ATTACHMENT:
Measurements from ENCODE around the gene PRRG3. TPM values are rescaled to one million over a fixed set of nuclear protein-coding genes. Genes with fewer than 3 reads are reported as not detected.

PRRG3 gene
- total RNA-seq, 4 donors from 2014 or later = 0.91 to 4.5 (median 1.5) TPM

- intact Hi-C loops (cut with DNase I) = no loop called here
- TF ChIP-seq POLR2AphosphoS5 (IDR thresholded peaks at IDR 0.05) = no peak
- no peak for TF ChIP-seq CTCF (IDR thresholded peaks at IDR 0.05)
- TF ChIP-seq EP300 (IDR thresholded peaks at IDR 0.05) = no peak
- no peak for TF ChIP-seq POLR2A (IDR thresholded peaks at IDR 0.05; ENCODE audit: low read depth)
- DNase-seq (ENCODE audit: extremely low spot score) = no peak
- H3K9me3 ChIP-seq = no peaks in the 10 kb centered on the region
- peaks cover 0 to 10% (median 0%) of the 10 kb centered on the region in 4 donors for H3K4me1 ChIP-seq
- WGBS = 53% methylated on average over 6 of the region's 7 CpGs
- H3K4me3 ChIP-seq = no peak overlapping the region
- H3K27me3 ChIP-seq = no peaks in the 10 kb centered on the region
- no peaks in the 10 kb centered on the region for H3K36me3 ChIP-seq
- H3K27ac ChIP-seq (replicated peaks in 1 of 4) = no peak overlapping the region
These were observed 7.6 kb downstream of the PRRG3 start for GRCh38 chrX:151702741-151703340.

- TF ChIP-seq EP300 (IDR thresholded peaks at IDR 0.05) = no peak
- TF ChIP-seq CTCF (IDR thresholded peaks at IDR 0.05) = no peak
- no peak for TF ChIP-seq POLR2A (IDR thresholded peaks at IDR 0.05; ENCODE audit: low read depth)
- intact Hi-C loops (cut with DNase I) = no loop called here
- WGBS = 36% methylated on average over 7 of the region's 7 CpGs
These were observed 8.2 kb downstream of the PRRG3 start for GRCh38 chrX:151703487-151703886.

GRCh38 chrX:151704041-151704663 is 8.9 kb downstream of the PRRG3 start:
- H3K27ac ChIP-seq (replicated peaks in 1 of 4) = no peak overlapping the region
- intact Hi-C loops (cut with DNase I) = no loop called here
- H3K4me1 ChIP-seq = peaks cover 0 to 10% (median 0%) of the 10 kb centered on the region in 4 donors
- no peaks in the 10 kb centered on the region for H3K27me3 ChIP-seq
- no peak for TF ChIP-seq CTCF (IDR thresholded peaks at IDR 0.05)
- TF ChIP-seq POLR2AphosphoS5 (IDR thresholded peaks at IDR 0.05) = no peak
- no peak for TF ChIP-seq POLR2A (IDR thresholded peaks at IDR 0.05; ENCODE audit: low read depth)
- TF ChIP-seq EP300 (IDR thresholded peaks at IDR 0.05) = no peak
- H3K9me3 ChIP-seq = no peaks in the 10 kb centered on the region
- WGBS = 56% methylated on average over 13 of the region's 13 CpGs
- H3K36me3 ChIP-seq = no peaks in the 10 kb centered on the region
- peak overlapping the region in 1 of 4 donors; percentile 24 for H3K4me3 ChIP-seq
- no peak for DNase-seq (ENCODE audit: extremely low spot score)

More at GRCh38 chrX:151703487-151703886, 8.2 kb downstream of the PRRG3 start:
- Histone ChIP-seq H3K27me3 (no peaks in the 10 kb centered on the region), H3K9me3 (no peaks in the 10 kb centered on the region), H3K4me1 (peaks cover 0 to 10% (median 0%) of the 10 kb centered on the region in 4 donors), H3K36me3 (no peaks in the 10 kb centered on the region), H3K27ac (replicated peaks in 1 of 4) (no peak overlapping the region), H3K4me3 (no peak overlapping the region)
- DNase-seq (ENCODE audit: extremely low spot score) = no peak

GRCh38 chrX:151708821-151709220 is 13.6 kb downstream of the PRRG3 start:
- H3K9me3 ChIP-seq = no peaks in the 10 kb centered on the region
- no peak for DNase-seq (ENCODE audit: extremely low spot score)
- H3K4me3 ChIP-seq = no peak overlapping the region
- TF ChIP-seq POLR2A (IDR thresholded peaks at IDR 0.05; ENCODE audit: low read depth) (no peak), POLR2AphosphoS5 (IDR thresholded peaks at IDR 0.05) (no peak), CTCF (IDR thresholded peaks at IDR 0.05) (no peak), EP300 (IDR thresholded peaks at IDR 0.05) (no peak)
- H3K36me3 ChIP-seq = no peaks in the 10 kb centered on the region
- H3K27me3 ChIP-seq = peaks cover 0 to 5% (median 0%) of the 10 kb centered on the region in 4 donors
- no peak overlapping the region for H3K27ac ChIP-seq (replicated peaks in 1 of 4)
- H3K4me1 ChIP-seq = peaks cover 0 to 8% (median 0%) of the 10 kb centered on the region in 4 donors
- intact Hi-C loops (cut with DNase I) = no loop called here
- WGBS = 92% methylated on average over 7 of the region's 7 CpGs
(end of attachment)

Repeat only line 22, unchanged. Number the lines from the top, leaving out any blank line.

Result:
- WGBS = 36% methylated on average over 7 of the region's 7 CpGs